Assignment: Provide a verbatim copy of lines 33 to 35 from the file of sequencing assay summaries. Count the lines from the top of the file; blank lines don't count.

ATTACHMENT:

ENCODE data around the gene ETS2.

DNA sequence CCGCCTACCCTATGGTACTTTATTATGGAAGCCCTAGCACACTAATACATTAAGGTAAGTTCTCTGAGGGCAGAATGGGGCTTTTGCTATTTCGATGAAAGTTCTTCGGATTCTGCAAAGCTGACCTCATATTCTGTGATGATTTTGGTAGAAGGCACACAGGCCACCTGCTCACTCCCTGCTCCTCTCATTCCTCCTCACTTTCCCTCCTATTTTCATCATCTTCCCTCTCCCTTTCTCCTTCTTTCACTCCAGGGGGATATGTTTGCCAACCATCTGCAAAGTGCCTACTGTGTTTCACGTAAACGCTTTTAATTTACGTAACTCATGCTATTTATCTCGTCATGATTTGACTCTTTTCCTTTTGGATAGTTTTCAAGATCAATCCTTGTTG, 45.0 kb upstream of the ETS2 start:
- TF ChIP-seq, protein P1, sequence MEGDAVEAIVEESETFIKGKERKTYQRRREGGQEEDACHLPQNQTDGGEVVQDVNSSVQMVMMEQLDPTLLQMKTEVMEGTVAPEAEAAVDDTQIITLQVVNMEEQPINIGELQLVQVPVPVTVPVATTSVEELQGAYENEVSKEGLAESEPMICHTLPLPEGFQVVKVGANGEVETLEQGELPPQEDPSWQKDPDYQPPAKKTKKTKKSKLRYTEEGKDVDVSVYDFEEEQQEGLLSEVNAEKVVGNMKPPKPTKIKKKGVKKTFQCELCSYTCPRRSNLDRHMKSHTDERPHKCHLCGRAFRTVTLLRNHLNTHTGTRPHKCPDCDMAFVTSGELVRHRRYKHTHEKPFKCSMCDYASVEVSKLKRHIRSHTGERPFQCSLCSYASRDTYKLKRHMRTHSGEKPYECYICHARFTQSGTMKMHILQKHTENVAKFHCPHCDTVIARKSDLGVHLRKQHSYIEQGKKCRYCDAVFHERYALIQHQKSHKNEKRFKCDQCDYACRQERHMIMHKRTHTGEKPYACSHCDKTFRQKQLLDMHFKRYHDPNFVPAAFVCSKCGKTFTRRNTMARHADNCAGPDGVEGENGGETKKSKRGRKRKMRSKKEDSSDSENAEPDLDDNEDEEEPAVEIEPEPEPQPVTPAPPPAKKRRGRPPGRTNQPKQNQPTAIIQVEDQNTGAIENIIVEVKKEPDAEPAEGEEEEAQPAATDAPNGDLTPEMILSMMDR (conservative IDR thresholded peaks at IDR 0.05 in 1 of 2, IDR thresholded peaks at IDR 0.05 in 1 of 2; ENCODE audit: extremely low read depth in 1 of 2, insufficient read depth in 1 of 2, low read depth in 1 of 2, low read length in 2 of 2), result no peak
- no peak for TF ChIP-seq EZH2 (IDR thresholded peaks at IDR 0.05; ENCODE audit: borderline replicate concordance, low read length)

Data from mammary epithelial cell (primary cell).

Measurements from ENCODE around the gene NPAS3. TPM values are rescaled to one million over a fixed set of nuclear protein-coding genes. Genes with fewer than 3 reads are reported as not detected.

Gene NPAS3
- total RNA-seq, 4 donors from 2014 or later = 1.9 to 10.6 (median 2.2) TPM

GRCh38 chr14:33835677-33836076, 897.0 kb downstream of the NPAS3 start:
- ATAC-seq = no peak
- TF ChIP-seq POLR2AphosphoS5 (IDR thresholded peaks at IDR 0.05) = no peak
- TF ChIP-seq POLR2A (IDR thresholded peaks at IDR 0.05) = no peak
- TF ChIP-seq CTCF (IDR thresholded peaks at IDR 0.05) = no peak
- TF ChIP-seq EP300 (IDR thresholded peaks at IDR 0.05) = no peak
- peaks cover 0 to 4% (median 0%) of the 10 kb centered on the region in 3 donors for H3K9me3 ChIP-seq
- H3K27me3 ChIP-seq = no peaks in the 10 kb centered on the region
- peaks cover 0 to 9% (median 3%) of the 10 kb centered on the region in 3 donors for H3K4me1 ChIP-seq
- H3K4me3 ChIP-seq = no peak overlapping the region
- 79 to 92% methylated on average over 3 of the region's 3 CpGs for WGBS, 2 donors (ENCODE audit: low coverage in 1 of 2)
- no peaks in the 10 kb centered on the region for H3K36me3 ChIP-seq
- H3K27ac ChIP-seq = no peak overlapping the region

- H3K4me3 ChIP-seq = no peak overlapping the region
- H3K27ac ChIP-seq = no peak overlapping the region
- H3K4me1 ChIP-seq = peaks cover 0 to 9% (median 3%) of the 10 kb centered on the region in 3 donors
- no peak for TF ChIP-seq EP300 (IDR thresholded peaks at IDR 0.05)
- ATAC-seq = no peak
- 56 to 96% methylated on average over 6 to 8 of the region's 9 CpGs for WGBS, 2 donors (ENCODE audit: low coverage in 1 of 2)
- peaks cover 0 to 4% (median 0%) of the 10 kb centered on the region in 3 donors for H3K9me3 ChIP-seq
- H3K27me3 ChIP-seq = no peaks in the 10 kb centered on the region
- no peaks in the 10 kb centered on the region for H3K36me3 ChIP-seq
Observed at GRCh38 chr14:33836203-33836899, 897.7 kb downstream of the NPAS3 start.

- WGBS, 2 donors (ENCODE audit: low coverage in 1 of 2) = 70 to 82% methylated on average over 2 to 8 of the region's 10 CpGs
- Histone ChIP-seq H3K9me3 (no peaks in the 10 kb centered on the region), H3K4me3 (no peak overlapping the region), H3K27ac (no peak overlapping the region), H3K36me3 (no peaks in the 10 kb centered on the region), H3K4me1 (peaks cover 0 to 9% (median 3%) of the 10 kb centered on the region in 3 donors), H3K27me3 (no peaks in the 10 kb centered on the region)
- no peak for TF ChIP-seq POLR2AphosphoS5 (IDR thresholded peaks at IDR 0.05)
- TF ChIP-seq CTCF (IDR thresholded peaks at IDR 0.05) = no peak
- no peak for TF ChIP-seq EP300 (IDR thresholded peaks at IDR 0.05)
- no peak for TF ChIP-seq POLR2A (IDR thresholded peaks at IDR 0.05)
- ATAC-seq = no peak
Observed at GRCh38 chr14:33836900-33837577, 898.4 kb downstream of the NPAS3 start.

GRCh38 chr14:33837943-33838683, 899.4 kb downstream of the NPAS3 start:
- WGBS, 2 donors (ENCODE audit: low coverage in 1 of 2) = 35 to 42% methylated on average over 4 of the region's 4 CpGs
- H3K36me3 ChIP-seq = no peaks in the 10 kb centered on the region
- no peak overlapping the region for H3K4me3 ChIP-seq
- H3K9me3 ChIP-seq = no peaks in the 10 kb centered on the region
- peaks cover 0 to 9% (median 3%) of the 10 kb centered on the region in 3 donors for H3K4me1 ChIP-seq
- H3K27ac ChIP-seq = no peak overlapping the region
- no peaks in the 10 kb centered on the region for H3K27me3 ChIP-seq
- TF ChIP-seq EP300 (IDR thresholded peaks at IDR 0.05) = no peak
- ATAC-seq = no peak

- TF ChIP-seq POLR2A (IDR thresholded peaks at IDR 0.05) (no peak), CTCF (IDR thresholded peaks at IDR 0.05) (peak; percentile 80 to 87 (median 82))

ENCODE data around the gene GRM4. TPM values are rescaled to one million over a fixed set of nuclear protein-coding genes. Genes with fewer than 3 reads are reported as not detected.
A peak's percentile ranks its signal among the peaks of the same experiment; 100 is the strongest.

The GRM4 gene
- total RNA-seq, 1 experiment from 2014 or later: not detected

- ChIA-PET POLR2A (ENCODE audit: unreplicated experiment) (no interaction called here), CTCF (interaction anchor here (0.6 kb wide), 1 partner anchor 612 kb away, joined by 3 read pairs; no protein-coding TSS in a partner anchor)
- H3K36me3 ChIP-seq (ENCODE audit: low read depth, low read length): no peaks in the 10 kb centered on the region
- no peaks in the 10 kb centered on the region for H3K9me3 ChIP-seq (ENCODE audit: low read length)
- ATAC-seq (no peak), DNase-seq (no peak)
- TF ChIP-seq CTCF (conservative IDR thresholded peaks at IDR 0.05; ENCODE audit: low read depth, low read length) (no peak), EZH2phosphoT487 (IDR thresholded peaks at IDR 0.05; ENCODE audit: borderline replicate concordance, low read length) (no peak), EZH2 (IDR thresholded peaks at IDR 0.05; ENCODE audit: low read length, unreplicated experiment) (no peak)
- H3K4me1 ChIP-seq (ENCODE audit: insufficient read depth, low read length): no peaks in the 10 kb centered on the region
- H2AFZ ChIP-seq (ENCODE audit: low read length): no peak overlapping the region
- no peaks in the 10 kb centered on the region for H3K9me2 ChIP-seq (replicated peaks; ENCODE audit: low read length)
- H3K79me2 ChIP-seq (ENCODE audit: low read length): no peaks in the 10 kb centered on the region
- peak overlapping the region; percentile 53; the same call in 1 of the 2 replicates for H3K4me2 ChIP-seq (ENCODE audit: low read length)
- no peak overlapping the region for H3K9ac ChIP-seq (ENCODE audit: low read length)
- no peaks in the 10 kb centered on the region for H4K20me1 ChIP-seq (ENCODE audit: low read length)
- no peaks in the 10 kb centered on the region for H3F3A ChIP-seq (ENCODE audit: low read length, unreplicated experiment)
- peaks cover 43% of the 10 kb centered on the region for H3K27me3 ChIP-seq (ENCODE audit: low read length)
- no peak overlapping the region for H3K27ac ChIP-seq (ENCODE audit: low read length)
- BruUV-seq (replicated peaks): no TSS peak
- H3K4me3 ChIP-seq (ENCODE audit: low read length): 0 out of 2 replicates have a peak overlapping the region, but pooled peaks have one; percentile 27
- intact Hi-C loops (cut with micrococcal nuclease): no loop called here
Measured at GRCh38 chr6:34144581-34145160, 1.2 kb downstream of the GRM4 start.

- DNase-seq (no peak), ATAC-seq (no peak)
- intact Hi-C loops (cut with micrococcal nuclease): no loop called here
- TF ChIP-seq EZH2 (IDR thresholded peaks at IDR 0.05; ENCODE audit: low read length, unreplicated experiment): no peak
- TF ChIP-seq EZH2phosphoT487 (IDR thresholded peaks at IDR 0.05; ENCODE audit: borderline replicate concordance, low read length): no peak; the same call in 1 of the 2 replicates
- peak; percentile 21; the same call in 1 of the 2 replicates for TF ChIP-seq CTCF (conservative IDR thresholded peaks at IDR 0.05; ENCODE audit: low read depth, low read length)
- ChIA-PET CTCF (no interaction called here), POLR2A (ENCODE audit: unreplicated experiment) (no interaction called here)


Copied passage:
- Histone ChIP-seq H3K9me3 (no peaks in the 10 kb centered on the region), H3K4me3 (no peak overlapping the region), H3K27ac (no peak overlapping the region), H3K36me3 (no peaks in the 10 kb centered on the region), H3K4me1 (peaks cover 0 to 9% (median 3%) of the 10 kb centered on the region in 3 donors), H3K27me3 (no peaks in the 10 kb centered on the region)
- no peak for TF ChIP-seq POLR2AphosphoS5 (IDR thresholded peaks at IDR 0.05)
- TF ChIP-seq CTCF (IDR thresholded peaks at IDR 0.05) = no peak